“I won’t say we concentrate solely there, but I do think that it’s important we try to get the top players not only from Monmouth County, but also from Ocean County, which is right next door. There are 42 high schools in that area, so it serves us well to recruit there and attract players in our own back yard.”

That’s what led Callahan to Middletown South three years ago, when he came away with the Eagles’ talented trio. McClelland, a 6-foot-1, 205-pound junior wide receiver, scored three touchdowns in Saturday’s win over Iona.

Meanwhile, Kennedy, a 6-3, 215-pound junior quarterback, came off the bench to complete 10-of-15 passes for 128 yards and two touchdowns, one of them a 26-yard strike to McClelland, his favorite target when the two of them played at Middletown South.

Then there’s Mauro, who, at 6-2 and 260 pounds, anchors the Monmouth offensive line and protects Kennedy, just as he did back in their Middletown South days.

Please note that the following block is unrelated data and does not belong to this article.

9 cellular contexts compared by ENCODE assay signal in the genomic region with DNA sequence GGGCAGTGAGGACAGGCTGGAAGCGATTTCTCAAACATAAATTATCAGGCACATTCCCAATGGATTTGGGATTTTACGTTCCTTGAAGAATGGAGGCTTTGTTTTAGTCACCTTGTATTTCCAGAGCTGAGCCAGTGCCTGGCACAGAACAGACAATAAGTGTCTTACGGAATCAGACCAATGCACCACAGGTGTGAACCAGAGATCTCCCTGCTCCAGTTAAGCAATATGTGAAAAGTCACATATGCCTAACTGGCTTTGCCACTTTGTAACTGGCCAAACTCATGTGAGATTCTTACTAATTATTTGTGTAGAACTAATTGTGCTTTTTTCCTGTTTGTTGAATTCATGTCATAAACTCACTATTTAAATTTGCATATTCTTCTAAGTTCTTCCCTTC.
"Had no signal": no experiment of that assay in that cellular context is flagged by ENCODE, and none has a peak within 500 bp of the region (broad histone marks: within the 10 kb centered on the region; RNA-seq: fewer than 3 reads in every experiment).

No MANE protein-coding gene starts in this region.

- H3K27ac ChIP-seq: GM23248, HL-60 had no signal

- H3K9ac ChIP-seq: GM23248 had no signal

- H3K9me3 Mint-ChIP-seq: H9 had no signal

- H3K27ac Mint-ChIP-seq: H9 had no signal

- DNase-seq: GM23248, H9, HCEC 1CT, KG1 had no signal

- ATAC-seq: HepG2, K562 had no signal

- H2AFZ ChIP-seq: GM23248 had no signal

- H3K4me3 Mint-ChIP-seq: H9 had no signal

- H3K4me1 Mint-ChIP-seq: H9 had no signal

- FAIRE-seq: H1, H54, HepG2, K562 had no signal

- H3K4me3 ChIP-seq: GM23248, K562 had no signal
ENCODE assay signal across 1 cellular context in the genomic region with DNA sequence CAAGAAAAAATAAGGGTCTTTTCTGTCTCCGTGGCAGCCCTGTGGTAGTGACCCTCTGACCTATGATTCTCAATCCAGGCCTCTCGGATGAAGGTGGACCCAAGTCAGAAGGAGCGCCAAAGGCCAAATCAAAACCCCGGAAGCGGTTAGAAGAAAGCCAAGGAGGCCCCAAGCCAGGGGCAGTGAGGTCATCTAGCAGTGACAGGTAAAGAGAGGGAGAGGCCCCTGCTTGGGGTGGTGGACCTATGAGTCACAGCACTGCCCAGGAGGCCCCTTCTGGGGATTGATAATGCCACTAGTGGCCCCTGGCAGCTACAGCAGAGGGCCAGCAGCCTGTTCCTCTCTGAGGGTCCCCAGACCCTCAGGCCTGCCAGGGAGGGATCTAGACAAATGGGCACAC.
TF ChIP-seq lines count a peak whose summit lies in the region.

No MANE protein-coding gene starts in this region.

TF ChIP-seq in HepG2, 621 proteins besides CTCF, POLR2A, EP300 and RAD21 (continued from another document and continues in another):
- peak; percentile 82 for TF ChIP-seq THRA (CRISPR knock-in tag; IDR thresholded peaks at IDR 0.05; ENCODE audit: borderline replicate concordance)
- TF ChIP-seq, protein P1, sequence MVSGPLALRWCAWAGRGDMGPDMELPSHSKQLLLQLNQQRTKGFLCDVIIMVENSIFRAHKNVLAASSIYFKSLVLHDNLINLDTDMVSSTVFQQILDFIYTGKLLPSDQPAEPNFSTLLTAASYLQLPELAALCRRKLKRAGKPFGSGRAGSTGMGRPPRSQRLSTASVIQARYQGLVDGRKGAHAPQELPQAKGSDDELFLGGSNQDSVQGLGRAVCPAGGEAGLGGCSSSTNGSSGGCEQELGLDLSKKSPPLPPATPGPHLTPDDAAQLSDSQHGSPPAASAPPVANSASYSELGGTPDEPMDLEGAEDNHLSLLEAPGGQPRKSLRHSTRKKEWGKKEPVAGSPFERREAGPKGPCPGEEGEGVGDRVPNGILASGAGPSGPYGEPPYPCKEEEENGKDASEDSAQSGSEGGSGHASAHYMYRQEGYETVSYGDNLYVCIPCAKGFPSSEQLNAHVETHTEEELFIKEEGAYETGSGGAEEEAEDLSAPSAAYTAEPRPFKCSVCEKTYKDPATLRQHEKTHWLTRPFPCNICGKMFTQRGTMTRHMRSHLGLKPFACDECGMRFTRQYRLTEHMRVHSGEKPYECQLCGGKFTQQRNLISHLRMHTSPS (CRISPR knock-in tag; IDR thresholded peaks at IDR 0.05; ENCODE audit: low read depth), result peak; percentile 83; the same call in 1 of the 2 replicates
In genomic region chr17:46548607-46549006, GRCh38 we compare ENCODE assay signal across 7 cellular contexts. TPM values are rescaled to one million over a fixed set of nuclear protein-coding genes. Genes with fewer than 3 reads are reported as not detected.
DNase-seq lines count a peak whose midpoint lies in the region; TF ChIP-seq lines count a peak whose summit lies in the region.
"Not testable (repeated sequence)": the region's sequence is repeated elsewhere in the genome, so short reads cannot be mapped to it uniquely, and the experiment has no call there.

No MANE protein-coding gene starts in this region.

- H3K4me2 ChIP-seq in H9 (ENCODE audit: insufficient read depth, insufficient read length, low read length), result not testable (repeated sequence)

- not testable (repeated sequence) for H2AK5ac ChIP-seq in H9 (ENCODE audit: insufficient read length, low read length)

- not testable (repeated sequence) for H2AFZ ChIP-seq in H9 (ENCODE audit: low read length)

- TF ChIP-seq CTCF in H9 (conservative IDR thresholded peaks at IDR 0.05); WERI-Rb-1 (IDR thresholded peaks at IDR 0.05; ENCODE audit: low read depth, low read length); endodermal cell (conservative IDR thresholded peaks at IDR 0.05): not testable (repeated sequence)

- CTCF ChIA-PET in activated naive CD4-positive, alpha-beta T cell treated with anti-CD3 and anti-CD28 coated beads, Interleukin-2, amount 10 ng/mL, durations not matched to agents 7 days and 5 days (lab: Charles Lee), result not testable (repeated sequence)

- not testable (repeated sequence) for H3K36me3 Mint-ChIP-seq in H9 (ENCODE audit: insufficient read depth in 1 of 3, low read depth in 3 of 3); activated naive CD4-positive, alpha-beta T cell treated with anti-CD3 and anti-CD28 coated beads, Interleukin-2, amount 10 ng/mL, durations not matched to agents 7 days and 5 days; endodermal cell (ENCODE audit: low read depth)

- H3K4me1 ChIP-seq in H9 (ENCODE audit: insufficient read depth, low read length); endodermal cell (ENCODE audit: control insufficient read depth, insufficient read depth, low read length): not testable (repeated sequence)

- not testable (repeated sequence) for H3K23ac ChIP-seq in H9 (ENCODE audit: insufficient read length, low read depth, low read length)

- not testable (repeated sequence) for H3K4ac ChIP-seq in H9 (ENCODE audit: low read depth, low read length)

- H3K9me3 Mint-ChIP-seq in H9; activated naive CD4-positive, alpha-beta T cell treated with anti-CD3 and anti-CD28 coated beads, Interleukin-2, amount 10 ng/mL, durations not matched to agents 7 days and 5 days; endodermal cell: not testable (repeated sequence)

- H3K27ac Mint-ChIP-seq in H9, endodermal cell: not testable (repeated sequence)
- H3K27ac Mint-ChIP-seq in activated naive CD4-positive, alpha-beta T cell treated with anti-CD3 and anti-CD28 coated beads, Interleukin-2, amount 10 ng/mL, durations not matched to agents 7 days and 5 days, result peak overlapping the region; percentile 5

Callahan remembers watching all three play for the Eagles.

“Mike McClelland had an outstanding high school career and teamed up with Brendan Kennedy and Tom Mauro to win a state championship,” the coach said. “Mike came in his first year and got injured, so he was a medical red shirt [which means he has two more years of eligibility after this season]. He came back last year and started contributing, not only on offense, but he’s also very active on our special teams.”

On Saturday, McClelland blocked an Iona punt, then picked up the ball and ran it back for his second touchdown of the game.

“And that’s the second time he’s done that this season,” Callahan pointed out. “He did it in our season-opening win against St. Peter’s. So, he’s very active on our special teams, and his role in our offense increases week to week.

“We have an incredible receiver in Miles Austin (from Garfield), but as he starts to get more and more attention from opposing defenses, our other receivers have to step up, and Mike has stepped up and made big plays when the opportunities presented themselves.”

Kennedy, another all-state player at MSHS, took a different path to Monmouth than McClelland did.

“He’s a guy who was heavily recruited out of high school,” Callahan noted.